In recent years, many reports have indicated that osteoporotic fractures are less frequent in obese subjects [14,18]. The protective effect of obesity on bone may be due to high body fat content and mechanical loading of obesity on bone. Both bone mass and plasma leptin levels are positively correlated with body fat [12,14]. So leptin may be a mediator between bone and adipose tissue and may play a role in the association between body fat and bone mass. In a recent study by Ogueh et al. [16], it has been documented that leptin has an inhibitory effect on bone resorption in the human fetus and Thomas et al. [15] have reported that leptin acts on human marrow stromal cells to enhance differentiation into osteoblasts. It was documented by Pasco et al. [17] that serum leptin levels are positively associated with bone mineral content in nonobese women regardless of the menopausal status. These findings suggest that there is an association between leptin and bone metabolism. However, the same findings can not be documented in postmenopausal women with osteoporosis. Goulding et al. [12] have not found any relationship between BMD, bone turnover markers and leptin concentration in postmenopausal women. Rauch et al. [13] have investigated the effect of leptin on bone after skeletal growth has stopped. They documented that leptin has less influence on the mature than the growing skeleton [13]. In accordance with this finding, we also found no correlation between leptin and bone metabolism in obese premenopausal women.
There are several studies regarding the change in leptin levels during energy restriction and weight loss. Wadden et al. [19] reported that leptin levels decrease in response to short-term reductions in energy intake, as well as to long-term decreases in fat stores. Leptin reduction was greater with higher reduction of energy intake and body fat. Accordingly, leptin levels tended to decrease with weight reduction in our patients. Ricci et al. [20] have recently reported that moderate energy restriction increases bone resorption and decreases leptin levels significantly in obese postmenopausal women. Increased bone resorption might be due to changes in hormonal status after the menopause. Estrone is the most abundant estrogen in postmenopausal women and is protective against bone loss. Concentrations of estrone are greater in obese than in lean postmenopausal women. With weight reduction estrone levels may decrease and bone turnover may increase. In the study by Ricci et al. [20], there was a 40% decrease in leptin and a 19% decrease in fat mass, whereas leptin reduction was not associated with any of the bone indices. To exclude the implication of postmenopausal hormonal changes, we studied the effect of weight reduction on leptin levels, bone turnover markers and BMD’s in the premenopausal period. To the best of our knowledge, this is the first study investigating the relationship between leptin and bone turnover in obese premenopausal women. We could not demonstrate any association between the changes in leptin and the changes in bone turnover markers during short-term weight reduction in the group studied. Therefore, it seems plausible that leptin may not play an important role in the regulation of bone metabolism. However, controlled studies with greater sample size and longer follow-up might be useful to further elucidate the relationship between leptin and bone metabolism in the long term.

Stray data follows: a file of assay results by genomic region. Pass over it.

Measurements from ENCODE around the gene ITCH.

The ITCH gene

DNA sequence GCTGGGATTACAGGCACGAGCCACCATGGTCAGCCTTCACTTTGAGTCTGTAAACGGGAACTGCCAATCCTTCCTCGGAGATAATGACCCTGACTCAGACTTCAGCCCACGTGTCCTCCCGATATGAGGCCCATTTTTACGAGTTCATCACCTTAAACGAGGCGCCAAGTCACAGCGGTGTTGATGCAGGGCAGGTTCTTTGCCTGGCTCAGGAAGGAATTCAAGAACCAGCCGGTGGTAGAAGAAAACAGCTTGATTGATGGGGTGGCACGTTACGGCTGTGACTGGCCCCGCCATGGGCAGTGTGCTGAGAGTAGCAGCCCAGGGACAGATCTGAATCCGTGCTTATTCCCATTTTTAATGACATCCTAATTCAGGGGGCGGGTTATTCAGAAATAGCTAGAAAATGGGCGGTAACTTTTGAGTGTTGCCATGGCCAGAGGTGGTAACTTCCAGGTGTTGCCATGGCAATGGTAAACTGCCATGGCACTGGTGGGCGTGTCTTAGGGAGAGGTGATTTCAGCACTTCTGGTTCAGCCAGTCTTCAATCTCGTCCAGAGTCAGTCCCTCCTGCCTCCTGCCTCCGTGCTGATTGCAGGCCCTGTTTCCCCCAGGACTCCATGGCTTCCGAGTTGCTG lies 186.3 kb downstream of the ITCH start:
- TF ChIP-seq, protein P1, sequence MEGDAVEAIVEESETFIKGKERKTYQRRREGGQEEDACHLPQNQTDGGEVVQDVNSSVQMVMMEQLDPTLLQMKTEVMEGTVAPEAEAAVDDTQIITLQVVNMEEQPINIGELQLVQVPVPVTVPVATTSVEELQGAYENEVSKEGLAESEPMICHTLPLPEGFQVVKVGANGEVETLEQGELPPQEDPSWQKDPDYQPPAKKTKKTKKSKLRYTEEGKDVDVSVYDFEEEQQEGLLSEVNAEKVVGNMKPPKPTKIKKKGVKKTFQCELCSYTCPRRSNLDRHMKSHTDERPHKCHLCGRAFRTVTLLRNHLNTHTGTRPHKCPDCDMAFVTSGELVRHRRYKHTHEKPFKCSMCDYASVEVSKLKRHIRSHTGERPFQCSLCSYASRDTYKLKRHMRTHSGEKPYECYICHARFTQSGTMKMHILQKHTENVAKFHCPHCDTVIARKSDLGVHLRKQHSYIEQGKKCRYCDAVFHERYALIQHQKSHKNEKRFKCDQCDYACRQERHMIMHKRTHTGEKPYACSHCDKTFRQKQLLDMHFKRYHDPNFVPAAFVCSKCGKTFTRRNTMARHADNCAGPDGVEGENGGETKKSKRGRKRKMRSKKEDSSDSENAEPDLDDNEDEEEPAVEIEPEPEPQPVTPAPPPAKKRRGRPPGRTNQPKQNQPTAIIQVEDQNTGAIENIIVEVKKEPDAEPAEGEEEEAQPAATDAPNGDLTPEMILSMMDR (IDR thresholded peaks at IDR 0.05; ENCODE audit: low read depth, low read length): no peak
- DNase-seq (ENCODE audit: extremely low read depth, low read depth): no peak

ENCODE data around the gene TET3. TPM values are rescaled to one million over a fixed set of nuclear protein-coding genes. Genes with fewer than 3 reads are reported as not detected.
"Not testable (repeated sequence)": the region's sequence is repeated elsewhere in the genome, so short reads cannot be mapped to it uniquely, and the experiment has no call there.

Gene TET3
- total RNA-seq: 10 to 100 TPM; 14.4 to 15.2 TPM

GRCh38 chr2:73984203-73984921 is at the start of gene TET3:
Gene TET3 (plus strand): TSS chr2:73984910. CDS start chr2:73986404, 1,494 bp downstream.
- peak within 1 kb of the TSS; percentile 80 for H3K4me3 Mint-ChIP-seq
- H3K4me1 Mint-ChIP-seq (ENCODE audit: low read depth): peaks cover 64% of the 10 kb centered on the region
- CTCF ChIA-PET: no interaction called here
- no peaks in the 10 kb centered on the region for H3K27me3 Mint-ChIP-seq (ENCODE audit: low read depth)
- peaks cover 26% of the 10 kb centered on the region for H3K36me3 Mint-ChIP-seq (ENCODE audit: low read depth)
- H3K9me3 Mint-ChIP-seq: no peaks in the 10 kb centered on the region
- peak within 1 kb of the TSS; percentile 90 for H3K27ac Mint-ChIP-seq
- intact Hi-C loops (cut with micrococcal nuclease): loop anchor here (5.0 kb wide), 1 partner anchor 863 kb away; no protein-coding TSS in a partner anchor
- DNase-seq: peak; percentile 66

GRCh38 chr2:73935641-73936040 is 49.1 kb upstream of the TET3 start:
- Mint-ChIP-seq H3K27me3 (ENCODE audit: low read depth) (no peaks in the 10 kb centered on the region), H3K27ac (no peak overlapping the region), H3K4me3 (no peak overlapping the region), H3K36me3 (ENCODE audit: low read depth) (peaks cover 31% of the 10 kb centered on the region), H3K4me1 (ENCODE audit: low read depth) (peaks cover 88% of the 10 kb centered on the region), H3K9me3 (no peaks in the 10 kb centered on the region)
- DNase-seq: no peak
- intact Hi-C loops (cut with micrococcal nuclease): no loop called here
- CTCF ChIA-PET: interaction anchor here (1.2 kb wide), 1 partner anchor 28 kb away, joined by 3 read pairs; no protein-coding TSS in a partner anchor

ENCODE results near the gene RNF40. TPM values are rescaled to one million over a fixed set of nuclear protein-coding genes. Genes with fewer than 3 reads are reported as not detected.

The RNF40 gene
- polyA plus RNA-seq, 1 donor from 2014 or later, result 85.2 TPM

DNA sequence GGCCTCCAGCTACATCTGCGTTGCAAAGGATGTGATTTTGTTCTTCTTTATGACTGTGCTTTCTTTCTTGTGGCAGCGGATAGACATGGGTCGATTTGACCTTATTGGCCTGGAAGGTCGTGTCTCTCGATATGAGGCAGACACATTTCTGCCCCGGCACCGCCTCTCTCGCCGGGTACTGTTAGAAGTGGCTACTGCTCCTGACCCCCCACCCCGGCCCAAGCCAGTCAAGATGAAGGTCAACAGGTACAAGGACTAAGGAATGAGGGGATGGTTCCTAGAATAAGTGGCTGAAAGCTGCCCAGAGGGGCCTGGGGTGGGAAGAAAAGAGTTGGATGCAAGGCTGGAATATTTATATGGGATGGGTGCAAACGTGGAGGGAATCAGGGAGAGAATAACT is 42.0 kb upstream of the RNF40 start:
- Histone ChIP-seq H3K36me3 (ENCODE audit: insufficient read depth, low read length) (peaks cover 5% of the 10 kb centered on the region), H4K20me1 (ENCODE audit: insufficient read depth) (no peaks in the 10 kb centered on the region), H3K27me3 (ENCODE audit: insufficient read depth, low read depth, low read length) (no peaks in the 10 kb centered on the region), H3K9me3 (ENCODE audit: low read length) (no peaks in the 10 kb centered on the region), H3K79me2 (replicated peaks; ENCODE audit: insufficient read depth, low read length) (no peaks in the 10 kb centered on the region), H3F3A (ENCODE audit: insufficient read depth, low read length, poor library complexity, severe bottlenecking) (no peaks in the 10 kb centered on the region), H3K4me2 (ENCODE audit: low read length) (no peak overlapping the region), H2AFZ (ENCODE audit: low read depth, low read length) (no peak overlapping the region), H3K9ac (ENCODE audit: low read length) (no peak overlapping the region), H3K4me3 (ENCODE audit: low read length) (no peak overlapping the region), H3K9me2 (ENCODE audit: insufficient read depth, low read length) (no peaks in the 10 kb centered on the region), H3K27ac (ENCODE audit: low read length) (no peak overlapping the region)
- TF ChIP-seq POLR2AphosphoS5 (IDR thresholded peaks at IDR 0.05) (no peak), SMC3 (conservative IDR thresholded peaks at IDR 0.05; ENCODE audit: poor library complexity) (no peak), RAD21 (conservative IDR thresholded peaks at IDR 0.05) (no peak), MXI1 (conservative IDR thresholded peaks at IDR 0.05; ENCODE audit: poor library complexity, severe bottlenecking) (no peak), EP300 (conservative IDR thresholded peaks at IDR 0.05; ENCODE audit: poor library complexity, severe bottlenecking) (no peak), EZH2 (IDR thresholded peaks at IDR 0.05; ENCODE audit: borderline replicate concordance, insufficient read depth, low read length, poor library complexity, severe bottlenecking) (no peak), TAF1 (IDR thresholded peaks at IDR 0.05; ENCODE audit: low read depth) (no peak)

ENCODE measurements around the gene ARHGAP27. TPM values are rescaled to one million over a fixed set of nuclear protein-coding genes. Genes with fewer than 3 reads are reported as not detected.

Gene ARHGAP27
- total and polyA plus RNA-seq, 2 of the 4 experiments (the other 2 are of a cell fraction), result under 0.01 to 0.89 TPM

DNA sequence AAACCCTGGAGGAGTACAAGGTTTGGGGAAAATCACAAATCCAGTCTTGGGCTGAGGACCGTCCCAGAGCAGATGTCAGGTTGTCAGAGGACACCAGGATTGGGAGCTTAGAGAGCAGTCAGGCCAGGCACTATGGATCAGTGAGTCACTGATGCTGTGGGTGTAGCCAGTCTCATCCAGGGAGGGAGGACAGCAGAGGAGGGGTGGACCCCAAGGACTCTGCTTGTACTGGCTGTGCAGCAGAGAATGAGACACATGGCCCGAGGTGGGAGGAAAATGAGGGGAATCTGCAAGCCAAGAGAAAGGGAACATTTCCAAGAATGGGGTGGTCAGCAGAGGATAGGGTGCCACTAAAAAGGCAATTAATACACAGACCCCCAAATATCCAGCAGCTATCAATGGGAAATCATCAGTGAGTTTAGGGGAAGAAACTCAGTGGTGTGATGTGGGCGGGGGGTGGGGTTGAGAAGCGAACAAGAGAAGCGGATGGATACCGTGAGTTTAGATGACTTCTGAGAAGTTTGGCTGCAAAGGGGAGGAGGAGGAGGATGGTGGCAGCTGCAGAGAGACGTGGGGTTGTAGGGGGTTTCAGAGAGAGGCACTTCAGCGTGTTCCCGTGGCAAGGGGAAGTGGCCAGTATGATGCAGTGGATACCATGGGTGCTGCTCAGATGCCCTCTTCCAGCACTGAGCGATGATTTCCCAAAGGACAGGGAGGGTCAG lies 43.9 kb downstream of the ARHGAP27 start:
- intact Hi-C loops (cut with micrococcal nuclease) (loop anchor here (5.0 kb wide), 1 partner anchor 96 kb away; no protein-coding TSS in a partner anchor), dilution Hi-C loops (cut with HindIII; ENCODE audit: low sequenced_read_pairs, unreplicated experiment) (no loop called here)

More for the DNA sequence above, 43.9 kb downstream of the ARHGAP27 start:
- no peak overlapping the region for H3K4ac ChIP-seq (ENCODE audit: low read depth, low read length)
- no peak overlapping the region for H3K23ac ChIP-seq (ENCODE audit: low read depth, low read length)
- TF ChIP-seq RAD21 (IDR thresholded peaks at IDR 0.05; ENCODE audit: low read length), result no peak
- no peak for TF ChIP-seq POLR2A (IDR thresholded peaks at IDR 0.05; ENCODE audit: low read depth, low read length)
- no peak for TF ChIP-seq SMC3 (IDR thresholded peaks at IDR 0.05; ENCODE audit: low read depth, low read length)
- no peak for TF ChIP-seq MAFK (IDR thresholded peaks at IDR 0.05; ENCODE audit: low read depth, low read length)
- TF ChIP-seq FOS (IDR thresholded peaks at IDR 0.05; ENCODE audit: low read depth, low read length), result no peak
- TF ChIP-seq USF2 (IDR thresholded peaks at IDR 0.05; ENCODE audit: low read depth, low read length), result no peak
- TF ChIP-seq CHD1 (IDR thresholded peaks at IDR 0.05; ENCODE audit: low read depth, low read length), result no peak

In summary, our results suggest that leptin levels are not associated with bone turnover markers and BMD in obese premenopausal women. During short term weight reduction, changes in leptin levels are not associated with changes in bone turnover markers.

Acknowledgement

We would like to thank Ergun Karaağaoğlu for his valuable assistance in statistical analysis.